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Atlanta notebook: Survival of the fittest

Atlanta notebook: Survival of the fittest
By Ken Davis, Special to Yahoo! Sports
March 21, 2006

More notebooks: Atlanta | Oakland | Washington, D.C. | Minneapolis

Regular-season highlights: Duke | Texas | LSU | West Virginia

The West Virginia coaching staff could operate a side business this week by publishing scouting reports on Sweet 16 teams. It's not likely, but John Beilein's staff has the necessary background.

The Mountaineers played one of the top 30 schedules in the country and the degree of difficulty is even more obvious now that the NCAA tournament has been trimmed to 16 teams. West Virginia played six of the other 15 teams that are still alive, including the Mountaineers' opponent Thursday in the semifinals of the Atlanta Region – the Texas Longhorns.

Texas defeated West Virginia 76-75 in the semifinals of the Guardians Classic on Nov. 21 in Kansas City, Mo. That game will be replayed in the minds of both the Longhorns and the Mountaineers this week as tip-off of the rematch approaches.

Earlier in the season, Beilein was criticized for playing a non-conference schedule that also included Kentucky, LSU, Oklahoma and UCLA. If those names sound familiar, check out the brackets for the Sweet 16. There's a lot of duplication. Add in the unbalanced Big East Conference schedule and the Mountaineers also had two games against Georgetown, three against Pittsburgh (including a loss in the Big East tournament) and a game against Connecticut.

"As it turns out, thank goodness we did do that," Beilein said Monday of the loaded non-conference schedule. "We weren't sitting on that bubble at the end [of the regular season]. And when you're sitting on that bubble, who knows how your team is going to react."

From Nov. 21 to Nov. 26, West Virginia played Texas, Kentucky and LSU – and lost all three games.

Beilein believes the Mountaineers qualified for their at-large bid on the strength of victories over Oklahoma on Dec. 22 and UCLA on Jan. 21. The Sooners lost in the first round of the NCAA tournament but UCLA is still alive in the Oakland Region with a Thursday date against Gonzaga.

The Mountaineers start four seniors – Mike Gansey, Kevin Pittsnogle, Johannes Herber and J.D. Collins – along with junior Frank Young. Beilein decided to play a tougher schedule based on the experience of his players and the fact they reached the regional finals last year before losing to Louisville.

"I'm too old now to say, We're going to wait until next year,' " Beilein said. "You've got to go after it when you have the team we have, and do everything you can to make sure you're not sitting there on Selection Sunday saying I wish we had played a tougher schedule."


LSU, which plays top-seeded Duke in the Georgia Dome on Thursday night, held a 90-minute workout in Baton Rouge on Monday. Coach John Brady told reporters that the Tigers must be flexible while trying to defend the Blue Devils' All-American guard, J.J. Redick.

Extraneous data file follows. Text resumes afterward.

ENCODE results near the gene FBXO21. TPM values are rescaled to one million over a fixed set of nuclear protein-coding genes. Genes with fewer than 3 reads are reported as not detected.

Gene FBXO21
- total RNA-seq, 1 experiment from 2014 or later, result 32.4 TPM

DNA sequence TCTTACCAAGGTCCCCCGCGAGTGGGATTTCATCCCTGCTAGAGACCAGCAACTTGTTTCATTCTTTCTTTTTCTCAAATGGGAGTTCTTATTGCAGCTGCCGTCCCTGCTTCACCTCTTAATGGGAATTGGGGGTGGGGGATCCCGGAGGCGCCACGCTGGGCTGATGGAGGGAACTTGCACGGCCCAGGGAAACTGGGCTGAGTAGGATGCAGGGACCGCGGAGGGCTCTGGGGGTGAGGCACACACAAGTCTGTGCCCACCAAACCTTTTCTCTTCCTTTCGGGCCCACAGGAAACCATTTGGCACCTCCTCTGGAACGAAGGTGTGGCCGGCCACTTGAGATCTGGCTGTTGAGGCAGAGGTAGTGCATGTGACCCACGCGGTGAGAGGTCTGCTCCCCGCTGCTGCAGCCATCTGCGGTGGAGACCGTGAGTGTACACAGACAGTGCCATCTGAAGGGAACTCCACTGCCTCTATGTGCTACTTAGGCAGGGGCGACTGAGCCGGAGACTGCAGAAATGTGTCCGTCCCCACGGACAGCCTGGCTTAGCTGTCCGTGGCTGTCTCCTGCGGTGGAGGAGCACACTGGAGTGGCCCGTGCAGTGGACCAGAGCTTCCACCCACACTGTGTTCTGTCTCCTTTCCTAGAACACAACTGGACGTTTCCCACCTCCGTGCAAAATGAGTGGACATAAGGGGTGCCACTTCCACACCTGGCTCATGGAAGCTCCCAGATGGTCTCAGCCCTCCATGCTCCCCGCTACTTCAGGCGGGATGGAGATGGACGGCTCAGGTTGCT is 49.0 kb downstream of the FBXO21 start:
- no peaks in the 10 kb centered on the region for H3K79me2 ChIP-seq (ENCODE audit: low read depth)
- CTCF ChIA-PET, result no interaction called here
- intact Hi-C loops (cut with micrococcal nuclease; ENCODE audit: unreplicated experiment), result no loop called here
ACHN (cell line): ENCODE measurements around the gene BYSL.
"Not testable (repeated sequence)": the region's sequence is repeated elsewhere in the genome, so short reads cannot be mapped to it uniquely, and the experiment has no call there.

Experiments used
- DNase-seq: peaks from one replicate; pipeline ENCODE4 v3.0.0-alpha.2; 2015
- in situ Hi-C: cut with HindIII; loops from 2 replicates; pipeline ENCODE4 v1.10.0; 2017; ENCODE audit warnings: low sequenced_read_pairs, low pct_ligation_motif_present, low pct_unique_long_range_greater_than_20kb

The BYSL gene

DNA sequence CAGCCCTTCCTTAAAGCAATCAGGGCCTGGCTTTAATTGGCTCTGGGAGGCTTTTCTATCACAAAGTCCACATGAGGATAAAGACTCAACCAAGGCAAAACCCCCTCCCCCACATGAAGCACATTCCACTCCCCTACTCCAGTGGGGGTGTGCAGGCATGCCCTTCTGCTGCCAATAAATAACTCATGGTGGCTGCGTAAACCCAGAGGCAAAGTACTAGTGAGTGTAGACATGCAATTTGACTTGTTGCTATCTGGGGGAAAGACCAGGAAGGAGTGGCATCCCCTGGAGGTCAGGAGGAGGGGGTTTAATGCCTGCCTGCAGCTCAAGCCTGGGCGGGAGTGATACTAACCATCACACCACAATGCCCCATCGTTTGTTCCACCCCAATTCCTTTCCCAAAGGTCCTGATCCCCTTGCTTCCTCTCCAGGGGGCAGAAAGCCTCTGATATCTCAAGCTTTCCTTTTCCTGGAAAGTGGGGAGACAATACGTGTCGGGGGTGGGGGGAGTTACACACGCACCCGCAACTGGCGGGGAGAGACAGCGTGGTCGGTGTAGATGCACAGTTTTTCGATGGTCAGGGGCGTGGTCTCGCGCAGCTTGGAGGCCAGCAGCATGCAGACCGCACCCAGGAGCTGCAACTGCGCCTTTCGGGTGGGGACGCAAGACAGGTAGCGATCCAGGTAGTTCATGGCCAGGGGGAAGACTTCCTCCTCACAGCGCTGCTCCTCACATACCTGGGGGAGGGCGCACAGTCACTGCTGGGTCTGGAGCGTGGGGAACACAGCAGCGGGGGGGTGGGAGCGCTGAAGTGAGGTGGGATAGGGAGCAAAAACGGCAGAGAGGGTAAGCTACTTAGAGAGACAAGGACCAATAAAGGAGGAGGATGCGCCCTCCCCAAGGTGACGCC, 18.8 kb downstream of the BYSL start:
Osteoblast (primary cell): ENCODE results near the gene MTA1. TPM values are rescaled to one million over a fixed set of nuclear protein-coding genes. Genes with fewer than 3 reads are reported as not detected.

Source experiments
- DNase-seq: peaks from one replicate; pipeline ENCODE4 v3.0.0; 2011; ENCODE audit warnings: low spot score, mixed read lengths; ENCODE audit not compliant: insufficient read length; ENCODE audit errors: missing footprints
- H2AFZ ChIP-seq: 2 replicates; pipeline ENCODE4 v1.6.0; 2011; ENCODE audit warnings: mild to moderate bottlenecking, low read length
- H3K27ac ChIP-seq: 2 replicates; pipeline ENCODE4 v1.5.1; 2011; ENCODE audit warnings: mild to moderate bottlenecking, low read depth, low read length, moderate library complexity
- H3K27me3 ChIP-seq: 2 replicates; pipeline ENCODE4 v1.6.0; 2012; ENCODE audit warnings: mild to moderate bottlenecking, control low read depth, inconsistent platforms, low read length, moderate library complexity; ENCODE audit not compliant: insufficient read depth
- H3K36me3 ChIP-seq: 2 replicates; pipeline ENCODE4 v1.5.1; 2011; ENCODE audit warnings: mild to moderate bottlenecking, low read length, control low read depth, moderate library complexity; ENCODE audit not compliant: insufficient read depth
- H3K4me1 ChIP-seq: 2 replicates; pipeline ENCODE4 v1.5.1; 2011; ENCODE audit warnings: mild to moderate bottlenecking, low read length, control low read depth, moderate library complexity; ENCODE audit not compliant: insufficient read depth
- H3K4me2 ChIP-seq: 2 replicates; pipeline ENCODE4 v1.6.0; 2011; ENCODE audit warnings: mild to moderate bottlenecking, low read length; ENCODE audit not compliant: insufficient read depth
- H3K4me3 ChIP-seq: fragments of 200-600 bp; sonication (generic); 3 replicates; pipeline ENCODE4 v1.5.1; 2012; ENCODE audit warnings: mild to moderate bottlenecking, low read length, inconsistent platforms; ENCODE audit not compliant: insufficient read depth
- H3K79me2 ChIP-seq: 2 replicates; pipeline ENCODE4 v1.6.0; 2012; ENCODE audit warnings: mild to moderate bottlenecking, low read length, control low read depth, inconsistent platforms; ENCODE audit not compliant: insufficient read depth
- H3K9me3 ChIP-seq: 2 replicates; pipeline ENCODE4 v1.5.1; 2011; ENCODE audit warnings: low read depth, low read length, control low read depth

"We're going to probably put a couple of different guys on him," Brady said. "I'd say Garrett [Temple] may start on him. Then we may play Tasmin [Mitchell] on him and even Darrel [Mitchell] to give him some different types of defenders.

"Collectively we've got to have a good team defensive effort on him, how we handle him coming off screens without the ball and how we handle him when he comes off ball screens. There'll be a couple of different ways that we'll try to guard him, and we'll see which one works the best as the game progresses and adjust as we go."

To no one's surprise, LSU's confident big man says he won't be intimidated by the Blue Devils.

"It's always exciting to play Duke," Glen "Big Baby" Davis said. "It's like playing Connecticut and Kentucky. They're one of the great teams. I don't want to take it too excited. I want to take it at a nice pace, so when it really hits me I can receive it the right way. I try to look past the D-U-K-E, those big letters on the front of the jersey and try to be a competitor and just play."


Duke's Redick may be the closest thing to automatic at the free-throw line that college basketball has ever seen. That's why it was noteworthy when he shot 2-for-7 in the second-round victory over George Washington.

Five misses? For a guy who is a 91.2-percent free-throw shooter for his career? He was asked if he had ever missed that many before.

"Probably when I was eight and I shot two-handed," Redick said. "It's something that's happened a few times this year, where I've missed multiple shots. It's something where I just have to focus more."

The Duke Chronicle reported that it was cold inside the Greensboro Coliseum. When Redick was on the bench, he used a heat pack on his hands and was draped in his warmup jersey. "I was freezing," he said. "It was colder than heck in there and my first two that I missed at the beginning of the game, I couldn't really feel the ball it was so cold."

Of course, it's usually so hot in Duke's tiny Cameron Indoor Stadium that any other atmosphere would seem cold.


Texas forward P.J. Tucker isn't one of the leading scorers in the NCAA tournament, but he is averaging 17 points and 11.5 rebounds in two games. He had double-doubles against Penn and North Carolina State.

"I recruited Tucker," Beilein said. "He's a guy that gives everybody a problem. He thinks like a guard and he rebounds like a center. He's a very good basketball player."

Ken Davis, a longtime college basketball writer for the Hartford Courant, is covering the NCAA tournament exclusively for Yahoo! Sports.

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Updated on Tuesday, Mar 21, 2006 3:01 am, EST

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